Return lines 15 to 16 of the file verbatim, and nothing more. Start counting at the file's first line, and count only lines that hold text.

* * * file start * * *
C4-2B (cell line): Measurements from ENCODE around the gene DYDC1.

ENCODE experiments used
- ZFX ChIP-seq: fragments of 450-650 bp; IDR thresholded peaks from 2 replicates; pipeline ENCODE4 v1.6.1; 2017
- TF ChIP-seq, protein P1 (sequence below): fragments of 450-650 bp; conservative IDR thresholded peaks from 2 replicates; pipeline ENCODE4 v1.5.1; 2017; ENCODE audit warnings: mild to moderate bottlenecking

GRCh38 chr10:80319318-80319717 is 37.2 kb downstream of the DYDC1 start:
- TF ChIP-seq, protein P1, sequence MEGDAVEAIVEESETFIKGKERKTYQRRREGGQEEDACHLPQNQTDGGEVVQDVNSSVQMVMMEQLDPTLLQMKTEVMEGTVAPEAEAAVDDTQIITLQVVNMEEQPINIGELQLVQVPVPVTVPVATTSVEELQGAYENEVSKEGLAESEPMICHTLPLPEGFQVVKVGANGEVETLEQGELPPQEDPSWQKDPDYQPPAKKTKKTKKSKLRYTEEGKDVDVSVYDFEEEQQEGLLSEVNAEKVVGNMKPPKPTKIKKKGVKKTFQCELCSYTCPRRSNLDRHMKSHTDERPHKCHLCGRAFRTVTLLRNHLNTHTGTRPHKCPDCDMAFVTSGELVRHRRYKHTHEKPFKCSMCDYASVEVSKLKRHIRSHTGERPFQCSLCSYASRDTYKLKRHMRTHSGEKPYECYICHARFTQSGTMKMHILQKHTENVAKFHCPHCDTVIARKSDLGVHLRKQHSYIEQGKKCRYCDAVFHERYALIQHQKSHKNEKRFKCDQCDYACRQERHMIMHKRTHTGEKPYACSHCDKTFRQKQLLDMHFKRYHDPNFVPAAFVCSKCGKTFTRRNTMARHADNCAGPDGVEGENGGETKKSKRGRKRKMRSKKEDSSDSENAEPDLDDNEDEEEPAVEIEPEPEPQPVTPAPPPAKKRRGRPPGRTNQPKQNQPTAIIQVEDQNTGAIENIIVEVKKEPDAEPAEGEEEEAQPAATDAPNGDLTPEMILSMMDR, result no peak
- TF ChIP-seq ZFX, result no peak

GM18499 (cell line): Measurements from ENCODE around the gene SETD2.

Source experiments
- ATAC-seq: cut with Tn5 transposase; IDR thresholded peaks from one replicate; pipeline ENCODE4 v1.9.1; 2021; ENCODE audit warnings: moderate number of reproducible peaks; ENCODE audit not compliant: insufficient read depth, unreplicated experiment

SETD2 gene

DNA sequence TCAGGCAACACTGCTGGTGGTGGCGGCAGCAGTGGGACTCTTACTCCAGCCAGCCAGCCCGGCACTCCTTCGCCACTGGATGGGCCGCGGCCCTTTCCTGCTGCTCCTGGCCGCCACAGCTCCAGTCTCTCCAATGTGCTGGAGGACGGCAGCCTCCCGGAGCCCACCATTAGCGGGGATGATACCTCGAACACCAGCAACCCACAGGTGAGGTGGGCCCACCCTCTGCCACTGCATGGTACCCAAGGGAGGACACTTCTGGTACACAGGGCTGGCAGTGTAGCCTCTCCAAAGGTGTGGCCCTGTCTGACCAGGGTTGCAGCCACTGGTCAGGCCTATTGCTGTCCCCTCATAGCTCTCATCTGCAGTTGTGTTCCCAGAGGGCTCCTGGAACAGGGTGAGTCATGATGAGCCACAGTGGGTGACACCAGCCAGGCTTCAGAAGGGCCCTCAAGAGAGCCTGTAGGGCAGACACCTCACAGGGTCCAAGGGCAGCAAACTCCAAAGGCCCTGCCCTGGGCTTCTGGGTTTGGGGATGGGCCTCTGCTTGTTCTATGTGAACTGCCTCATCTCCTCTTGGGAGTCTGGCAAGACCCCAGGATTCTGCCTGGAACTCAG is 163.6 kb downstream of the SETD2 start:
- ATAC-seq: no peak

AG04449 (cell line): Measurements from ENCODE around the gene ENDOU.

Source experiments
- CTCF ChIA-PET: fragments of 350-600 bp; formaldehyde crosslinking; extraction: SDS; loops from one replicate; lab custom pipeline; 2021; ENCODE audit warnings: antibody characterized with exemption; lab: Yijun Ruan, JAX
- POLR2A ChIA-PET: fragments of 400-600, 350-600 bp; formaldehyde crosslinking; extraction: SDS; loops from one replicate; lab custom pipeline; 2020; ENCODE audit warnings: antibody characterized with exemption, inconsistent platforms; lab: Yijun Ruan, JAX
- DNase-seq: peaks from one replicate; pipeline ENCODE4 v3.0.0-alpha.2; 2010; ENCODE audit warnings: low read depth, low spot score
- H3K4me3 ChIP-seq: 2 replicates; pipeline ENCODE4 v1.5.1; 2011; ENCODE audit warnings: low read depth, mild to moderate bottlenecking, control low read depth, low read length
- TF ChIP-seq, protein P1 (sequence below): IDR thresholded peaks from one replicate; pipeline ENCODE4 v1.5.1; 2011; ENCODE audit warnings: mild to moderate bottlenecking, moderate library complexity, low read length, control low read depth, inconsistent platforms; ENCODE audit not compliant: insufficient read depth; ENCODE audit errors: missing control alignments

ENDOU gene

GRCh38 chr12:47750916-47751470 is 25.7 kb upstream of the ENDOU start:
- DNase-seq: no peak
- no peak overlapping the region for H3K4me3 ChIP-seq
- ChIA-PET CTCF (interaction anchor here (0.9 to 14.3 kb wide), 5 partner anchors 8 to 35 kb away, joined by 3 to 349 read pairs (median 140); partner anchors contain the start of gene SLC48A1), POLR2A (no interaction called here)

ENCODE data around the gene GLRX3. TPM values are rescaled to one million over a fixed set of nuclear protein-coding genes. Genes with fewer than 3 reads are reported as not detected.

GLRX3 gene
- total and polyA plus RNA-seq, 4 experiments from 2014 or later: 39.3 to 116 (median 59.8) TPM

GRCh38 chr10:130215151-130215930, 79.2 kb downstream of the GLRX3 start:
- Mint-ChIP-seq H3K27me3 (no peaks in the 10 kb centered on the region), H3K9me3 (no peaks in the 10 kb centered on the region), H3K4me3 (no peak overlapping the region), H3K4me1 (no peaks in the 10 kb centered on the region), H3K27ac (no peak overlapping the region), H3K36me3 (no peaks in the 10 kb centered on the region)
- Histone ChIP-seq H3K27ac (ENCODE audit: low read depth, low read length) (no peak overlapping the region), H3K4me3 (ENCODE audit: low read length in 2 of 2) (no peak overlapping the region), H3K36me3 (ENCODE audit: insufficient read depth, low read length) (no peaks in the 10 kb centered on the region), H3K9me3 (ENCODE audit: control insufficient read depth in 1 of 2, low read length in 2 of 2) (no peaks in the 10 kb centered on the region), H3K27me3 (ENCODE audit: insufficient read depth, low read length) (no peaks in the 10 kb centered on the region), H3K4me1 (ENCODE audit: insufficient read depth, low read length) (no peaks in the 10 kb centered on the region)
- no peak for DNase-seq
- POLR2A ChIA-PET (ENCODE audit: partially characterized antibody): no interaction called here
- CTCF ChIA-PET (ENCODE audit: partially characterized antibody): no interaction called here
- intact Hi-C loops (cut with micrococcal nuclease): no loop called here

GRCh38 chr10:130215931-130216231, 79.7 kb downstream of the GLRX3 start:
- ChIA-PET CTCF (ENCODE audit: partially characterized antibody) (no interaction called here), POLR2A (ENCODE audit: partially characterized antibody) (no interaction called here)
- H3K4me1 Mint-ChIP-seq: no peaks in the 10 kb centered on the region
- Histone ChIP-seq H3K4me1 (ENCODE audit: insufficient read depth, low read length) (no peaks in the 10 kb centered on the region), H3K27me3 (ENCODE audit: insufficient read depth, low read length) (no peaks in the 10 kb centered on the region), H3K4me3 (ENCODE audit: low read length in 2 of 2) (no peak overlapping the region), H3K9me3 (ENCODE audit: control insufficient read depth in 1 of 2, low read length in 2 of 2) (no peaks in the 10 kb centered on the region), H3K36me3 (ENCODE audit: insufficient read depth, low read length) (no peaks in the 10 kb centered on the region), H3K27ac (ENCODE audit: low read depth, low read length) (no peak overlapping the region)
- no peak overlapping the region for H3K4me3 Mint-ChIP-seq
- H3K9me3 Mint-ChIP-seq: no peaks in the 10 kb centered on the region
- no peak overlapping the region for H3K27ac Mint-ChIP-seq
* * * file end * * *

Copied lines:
Source experiments
- CTCF ChIA-PET: fragments of 350-600 bp; formaldehyde crosslinking; extraction: SDS; loops from one replicate; lab custom pipeline; 2021; ENCODE audit warnings: antibody characterized with exemption; lab: Yijun Ruan, JAX